Len Boselovic’s Heard Off the Street: Penny stock schemers still paying the price

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Like many penny stock investors, some penny stock operators never learn from their mistakes. Count Richard A. Altomare among them.

Seven years after the Securities and Exchange Commission got a federal court order permanently barring Mr. Altomare from participating in penny stock offerings, the 65-year-old Boca Raton, Fla., resident is going to jail after being caught and convicted of doing just that.

His conviction is part of an ongoing SEC operation against the penny stock industry in southern Florida that has resulted in charges against 48 individuals and 25 companies since October 2010.

As described in court documents, the methods employed by Mr. Altomare, in the past and more recently, should give pause to investors eager to make a killing in cheap stocks that do not have a wide following.

But they probably won’t.

A decade ago, Mr. Altomare earned some ink here after issuing a press release in which he volunteered to be a psychologist for the SEC’s overworked staff. His magnanimous offer coincided with the agency’s investigation into the manipulation of shares of Universal Express, a habitually unprofitable New York enterprise that provided services to independently owned postal stores. Mr. Altomare was chairman, president and CEO of Universal.

The agency accused him of orchestrating a classic pump-and-dump scheme. Regulators said Universal illegally issued more than 500 million discounted shares of its stock to associates as well as press releases that included false information that drove up the price of the stock.

Once the share price was artificially inflated, the associates unloaded their shares. In addition to lying about financing, falsifying records and deceiving auditors, Mr. Altomare was accused by the SEC of diverting about $1 million that the associates paid for their discounted shares. The funds went to family members and personal accounts.

Mr. Altomare countered by accusing the SEC of violating his First Amendment rights. He alleged he was being pursued because he criticized the SEC over its failure to police naked short sellers, another bane of the penny stock industry. (Short sellers borrow shares of a stock they think is headed south, sell them, and profit if the stock falls. Naked short sellers cause problems because they don’t bother borrowing shares. They sell stock they don’t own.)

His protests notwithstanding, a March 2007 federal court order prohibited Mr. Altomare from participating in penny stock offerings, including working with anyone for the purpose of inducing or trying to induce someone to buy or sell penny stocks.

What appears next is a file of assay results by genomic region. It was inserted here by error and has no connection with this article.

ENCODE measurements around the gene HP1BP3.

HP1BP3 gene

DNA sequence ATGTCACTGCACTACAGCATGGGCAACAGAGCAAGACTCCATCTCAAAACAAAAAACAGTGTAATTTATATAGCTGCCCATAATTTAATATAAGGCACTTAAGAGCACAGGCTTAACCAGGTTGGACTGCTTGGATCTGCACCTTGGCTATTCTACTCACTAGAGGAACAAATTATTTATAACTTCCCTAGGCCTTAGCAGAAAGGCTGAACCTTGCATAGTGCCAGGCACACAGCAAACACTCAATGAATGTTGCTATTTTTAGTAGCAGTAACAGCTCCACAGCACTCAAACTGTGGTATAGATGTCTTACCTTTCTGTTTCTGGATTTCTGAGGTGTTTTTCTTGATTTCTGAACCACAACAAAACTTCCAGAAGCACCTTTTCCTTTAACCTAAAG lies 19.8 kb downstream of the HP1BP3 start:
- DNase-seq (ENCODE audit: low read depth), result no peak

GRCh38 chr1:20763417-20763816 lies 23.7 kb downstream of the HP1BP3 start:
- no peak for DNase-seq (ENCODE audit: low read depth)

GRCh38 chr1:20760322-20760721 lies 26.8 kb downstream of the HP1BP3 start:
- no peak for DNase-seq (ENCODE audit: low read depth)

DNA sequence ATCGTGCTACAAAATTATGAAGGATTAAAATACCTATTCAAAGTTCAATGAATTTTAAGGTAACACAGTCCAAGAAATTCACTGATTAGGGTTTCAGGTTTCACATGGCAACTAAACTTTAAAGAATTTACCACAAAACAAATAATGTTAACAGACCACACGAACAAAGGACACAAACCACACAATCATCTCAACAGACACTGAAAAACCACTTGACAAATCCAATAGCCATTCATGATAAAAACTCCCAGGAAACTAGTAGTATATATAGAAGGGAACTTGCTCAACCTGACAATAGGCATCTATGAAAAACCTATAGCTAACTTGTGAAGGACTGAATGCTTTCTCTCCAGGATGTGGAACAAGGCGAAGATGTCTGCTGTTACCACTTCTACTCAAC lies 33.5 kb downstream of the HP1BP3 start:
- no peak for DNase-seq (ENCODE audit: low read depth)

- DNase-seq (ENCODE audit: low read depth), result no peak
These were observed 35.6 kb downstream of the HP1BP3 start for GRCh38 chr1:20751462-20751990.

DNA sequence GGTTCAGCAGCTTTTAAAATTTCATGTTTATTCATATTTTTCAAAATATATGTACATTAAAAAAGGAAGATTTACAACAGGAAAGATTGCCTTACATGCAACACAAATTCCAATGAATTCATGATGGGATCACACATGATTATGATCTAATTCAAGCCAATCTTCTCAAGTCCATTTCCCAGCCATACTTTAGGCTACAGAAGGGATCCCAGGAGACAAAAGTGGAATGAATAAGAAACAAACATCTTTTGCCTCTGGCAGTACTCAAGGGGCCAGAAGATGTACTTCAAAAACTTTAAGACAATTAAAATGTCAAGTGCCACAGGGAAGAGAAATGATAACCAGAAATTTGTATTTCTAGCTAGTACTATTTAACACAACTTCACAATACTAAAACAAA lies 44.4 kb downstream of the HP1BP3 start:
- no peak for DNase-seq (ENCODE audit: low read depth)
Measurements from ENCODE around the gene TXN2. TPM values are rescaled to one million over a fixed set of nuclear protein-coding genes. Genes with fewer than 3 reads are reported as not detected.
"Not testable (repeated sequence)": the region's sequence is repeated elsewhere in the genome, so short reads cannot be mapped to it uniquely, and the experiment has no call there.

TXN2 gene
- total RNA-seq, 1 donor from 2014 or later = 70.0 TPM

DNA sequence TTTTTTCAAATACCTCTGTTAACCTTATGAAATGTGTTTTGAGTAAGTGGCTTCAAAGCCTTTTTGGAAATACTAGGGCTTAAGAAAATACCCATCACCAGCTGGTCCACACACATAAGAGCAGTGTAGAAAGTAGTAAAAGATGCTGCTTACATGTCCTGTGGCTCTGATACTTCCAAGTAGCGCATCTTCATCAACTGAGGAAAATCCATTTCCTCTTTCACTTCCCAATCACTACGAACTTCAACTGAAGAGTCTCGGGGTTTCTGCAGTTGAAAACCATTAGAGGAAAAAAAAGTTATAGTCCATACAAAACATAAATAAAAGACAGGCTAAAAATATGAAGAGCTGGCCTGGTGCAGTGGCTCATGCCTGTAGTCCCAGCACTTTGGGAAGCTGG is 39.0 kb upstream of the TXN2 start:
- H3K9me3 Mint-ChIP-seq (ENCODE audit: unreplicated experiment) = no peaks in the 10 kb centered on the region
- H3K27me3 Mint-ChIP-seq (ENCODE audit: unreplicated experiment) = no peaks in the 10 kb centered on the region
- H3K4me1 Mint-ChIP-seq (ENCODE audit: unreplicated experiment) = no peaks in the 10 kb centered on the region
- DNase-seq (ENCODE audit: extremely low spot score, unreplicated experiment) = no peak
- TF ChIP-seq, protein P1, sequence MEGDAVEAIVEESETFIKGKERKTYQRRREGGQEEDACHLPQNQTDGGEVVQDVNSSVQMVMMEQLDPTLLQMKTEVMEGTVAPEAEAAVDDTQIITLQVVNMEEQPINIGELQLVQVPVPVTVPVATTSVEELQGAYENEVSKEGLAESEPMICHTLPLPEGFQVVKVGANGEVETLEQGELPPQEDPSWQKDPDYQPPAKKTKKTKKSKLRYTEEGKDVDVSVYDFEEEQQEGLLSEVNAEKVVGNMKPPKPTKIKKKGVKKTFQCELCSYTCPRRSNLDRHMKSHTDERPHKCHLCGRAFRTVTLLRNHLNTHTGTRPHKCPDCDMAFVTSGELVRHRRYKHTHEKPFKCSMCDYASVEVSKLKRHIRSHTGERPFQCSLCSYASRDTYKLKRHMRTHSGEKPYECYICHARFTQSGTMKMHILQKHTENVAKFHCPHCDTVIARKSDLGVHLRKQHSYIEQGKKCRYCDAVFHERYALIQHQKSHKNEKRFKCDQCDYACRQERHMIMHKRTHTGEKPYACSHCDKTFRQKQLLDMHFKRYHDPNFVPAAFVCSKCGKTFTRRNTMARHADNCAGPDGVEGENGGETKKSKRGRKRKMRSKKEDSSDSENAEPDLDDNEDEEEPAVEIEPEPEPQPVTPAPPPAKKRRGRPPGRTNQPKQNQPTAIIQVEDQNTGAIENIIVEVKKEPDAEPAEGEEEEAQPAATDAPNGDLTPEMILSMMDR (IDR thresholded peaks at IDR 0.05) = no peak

Nevertheless, court records indicate that, starting in January 2013, he took part in a scheme to manipulate the stock price of Sunset Brands, a Jacksonville, Fla., financial services consulting company currently trading for around $1 per share. What Mr. Altomare did not know was that the former associate he was working with was a paid informant for the FBI.

In court documents, the SEC and federal prosecutors say Mr. Altomare drafted a press release that outlined a supposed increase in the value of Sunset Brands assets.

He showed the release to the informant in March and asked the witness to buy 2,000 shares of Sunset Brands stock. He also promised to give the informant 70,000 more shares. He supplied the shares a week later after convincing Sunset Brands officials to issue them because he had a private investor who was interested in purchasing them.

A few days after the informant received the shares, the company issued a press release “substantially similar to the one Altomare provided to the cooperating witness,” according to court documents. Mr. Altomare hoped the favorable news would send Sunset Brands shares higher, allowing his accomplice to cash out and split his profits with Mr. Altomare.

Two FBI agents got multiple versions of what happened when they questioned Mr. Altomare two months later. Criminal charges were filed and Mr. Altomare was convicted in February on three charges of securities fraud and one count of mail fraud. He was sentenced to 37 months in prison, a sentence he is appealing.

In a related civil action filed in federal court in Miami last month, the SEC is seeking court orders directing Mr. Altomare to repay his ill-gotten gains and barring him from participating in penny stock offerings.

Even if he heeds the court order, there are others who will take Mr. Altomare’s place. After all, there is a ready pool of investors willing to follow these pied pipers and take a flyer based on unsubstantiated message board posts, seemingly impressive press releases, or stock tip sheets promoting allegedly breakthrough stocks.

There is also a ready inventory of material designed to convince these unthinking investors to take precautions. A good place to start can be found here: www.sec.gov/​investor/​pubs/​microcapstock.htm.

As always, Mr. Altomare’s pending vacation notwithstanding, be careful out there.

Len Boselovic: 412-263-1941 or lboselovic@post-gazette.com

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